Life at Harvard University
By Zuckerberg’s sophomore year he had developed the reputation as the go-to software developer on campus.
In his time at Harvard, as well as developing Facebook, he built programs called CourseMatch and Facemash.
CourseMatch helped students choose their classes based on the course selections of other users.
Facemash compared the pictures of two students on campus, allowing them to vote on who was more attractive. This was later shut down by the school administration after it was deemed inappropriate.
Zuckerberg was sought out to help fellow students Divya Narendra and Cameron and Tyler Winklevoss on an idea of their own. The idea, a social networking site they called Harvard Connection, was designed to use information from Harvard’s student network to create a dating site for the Harvard elite.
After agreeing to help, Zuckerberg dropped out to work on his own site, The Facebook.
With his friends, Dustin Moskovitz, Chris Hughes and Eduardo Saverin, Zuckerberg created The Facebook. This site allowed users to create their own profiles, upload photos and communicate with others.
The group of friends ran the site out of a dorm room at Harvard University until June 2004. In the same year, Zuckerberg dropped out of university and moved the company to Palo Alto, California.
By the end of 2004, Facebook had 1 million users.
In 2005, Accel invested $12.7 million into the network even though at the time it was only open to Ivy League students.
After granting access to other colleges, schools and international schools to use his site, Zuckerberg’s Facebook grew to more than 5.5 million users by 2005.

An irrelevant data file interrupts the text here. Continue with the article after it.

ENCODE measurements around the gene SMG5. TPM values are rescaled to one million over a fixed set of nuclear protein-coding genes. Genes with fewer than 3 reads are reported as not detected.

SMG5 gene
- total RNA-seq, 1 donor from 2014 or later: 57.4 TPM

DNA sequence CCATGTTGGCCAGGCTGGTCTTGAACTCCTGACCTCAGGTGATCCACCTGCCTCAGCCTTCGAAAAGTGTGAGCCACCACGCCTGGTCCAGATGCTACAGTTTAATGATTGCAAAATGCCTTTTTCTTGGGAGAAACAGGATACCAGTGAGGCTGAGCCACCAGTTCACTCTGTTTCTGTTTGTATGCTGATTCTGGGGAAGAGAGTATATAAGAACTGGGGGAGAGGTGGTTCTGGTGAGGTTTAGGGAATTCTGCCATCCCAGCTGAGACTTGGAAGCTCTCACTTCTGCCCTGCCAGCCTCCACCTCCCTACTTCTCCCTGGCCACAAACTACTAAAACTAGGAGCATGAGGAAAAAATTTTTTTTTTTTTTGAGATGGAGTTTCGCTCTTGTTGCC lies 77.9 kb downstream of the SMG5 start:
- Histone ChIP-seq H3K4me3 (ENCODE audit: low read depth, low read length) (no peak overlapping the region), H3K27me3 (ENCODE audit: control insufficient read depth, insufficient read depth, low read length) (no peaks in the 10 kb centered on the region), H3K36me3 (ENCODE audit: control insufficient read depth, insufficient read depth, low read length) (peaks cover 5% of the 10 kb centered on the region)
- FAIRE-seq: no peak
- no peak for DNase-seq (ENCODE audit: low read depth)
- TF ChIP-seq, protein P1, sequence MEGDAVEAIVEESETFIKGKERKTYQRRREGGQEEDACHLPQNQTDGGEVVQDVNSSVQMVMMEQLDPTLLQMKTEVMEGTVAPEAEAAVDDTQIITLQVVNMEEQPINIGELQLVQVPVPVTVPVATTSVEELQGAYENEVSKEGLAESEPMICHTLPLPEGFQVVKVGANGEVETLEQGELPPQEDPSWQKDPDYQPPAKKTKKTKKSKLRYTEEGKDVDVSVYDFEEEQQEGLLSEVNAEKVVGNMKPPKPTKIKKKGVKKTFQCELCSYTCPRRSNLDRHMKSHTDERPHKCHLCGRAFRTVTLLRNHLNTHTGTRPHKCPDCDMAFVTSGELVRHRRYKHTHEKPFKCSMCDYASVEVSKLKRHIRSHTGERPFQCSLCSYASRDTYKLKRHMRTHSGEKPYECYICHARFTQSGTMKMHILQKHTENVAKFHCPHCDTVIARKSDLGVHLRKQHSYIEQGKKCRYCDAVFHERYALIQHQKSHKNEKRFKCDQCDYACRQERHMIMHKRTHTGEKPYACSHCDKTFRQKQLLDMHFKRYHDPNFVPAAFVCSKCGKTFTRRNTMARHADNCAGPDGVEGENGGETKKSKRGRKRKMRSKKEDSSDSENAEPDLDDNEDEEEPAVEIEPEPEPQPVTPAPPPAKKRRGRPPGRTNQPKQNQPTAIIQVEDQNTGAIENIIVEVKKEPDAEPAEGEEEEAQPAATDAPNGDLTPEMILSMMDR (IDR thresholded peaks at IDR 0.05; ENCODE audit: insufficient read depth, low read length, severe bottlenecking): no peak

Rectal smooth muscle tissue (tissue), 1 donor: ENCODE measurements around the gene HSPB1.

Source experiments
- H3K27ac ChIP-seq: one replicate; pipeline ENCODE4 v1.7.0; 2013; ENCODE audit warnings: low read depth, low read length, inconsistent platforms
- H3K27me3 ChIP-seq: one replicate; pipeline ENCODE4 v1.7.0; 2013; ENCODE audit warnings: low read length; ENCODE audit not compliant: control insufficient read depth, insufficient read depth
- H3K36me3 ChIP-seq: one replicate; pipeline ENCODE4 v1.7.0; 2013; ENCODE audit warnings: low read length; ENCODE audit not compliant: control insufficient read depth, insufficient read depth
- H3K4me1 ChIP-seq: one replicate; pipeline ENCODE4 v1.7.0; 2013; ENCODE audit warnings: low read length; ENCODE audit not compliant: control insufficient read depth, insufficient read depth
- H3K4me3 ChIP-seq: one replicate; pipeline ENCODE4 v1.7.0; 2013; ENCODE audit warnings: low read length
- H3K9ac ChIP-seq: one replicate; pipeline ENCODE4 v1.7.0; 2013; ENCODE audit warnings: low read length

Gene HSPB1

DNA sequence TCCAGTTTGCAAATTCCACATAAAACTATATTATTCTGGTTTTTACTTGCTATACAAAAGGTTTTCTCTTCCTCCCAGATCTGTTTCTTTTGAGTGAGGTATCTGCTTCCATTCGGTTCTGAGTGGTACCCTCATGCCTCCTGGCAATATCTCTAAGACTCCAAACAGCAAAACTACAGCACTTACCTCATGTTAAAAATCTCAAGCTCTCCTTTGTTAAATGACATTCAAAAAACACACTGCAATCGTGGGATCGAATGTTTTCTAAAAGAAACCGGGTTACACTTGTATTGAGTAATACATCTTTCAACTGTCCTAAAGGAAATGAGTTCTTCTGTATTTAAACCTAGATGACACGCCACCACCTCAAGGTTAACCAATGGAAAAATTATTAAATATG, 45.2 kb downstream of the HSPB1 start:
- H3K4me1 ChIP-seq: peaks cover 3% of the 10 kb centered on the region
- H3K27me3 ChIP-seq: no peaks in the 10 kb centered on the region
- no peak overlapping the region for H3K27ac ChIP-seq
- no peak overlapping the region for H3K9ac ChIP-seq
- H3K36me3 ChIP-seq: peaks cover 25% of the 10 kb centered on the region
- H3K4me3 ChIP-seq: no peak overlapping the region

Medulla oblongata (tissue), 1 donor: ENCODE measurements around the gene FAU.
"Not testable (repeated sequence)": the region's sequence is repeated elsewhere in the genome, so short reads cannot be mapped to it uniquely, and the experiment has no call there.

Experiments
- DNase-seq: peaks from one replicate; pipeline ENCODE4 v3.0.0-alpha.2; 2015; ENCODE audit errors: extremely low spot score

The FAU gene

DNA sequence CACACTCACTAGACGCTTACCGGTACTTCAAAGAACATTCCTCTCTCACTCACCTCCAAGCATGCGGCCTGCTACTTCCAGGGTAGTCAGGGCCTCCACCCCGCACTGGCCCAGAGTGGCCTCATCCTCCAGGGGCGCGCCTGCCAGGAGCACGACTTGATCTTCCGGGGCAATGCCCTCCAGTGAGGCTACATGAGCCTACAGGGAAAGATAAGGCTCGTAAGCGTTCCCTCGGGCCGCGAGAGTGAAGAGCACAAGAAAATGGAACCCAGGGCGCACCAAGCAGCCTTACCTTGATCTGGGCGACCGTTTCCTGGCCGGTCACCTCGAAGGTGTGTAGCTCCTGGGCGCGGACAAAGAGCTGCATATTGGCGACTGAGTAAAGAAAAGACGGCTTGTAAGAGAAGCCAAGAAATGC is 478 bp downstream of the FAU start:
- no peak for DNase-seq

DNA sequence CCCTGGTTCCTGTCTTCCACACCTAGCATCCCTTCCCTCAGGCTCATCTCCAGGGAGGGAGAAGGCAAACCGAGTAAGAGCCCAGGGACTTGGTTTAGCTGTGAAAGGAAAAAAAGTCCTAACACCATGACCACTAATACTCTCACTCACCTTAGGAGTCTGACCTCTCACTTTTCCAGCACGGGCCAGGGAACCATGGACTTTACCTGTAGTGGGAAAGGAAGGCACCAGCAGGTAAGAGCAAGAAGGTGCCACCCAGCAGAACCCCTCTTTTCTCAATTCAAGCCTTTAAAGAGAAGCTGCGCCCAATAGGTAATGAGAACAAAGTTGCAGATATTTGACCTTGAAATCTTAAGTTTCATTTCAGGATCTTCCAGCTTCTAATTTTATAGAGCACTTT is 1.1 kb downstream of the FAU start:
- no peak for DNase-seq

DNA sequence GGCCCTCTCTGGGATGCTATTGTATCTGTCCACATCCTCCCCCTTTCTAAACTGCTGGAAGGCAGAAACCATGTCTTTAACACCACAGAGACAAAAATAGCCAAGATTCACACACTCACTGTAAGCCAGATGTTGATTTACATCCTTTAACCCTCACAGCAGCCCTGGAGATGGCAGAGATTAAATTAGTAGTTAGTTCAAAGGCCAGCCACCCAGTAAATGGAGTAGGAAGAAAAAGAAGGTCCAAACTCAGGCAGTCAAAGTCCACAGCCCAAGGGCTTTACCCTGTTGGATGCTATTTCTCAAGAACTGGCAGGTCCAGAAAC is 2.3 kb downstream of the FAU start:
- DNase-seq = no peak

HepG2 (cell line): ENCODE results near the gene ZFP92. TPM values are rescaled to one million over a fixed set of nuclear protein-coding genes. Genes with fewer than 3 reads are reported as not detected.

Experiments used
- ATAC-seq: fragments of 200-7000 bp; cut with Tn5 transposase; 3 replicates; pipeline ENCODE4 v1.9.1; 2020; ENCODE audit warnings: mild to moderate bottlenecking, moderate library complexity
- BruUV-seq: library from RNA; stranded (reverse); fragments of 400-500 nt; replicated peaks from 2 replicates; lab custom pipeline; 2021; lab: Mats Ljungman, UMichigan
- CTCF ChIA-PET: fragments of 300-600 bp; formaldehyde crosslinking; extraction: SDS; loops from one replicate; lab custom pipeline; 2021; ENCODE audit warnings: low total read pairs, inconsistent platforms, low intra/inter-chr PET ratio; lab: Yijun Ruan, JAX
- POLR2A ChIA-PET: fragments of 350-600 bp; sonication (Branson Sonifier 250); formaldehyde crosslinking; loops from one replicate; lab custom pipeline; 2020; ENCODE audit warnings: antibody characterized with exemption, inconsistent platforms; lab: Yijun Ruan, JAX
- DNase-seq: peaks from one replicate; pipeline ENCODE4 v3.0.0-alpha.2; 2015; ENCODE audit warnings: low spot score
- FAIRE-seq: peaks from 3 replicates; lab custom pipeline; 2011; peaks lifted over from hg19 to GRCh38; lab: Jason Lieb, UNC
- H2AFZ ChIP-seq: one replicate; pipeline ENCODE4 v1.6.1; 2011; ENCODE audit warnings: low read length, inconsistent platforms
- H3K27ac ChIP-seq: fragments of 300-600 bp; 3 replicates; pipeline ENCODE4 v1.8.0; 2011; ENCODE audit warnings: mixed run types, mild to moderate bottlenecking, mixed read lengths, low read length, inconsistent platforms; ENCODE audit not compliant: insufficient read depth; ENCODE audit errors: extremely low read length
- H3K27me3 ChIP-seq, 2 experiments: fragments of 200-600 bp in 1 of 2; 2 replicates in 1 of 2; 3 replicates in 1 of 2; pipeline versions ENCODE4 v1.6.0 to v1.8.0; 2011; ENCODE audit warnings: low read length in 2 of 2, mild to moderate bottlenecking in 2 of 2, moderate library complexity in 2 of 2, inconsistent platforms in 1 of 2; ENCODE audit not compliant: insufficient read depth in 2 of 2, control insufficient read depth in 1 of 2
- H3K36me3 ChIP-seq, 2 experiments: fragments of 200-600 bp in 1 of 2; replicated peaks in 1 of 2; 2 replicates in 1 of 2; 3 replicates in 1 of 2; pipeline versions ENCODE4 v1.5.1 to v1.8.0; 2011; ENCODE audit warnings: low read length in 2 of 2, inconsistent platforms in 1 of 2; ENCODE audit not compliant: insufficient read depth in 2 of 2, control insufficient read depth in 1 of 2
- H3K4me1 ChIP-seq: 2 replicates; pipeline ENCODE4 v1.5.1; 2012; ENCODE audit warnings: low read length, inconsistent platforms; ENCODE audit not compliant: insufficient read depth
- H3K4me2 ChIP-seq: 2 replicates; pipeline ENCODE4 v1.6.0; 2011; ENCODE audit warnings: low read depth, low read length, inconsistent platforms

Although companies offered to buy the social networking site, Zuckerberg did not want to sell out. One offer he turned down was a $1bn buyout offer from Yahoo in 2007. Zuckerberg focused instead on expanding the site and opening more features.
But, in 2007 Facebook did strike a deal with Microsoft. The software company paid $240 million for a 1.6 per cent stake in Facebook. Digital Sky Technologies purchased 1.96 per cent for $200 million two years later.
Zuckerberg’s net worth was estimated at about $1.5 billion in 2008.
Legal battles with Harvard Connection
Despite his successes with Facebook, Zuckerberg faced legal issues with the creators of Harvard Connection.
Claiming Zuckerberg stole their idea, the creators of Harvard Connection insisted the software developer paid for their businesses losses.
After incriminating messages revealed Zuckerberg may have stolen the intellectual property of Harvard Connection, Zuckerberg apologised saying: “I think I’ve grown and learned a lot.”
An initial settlement of $65 million was reached. Despite this, the legal dispute over the issue continued into 2011 after claims Narendra and the Winklevosses claimed they were misled in regards to the value of their stock.
With a net worth of $113 billion, Zuckerberg signed the Giving Pledge which means he will donate 50% of his net worth to philanthropic causes before he dies. In 2010, he donated more than $100 million to save the Neward school system in New Jersey.
Following the birth of his daughter, Zuckerberg and his wife, Pricilla Chan, authored an open letter in which they pledge to give away 99% of their net worth during their lifetime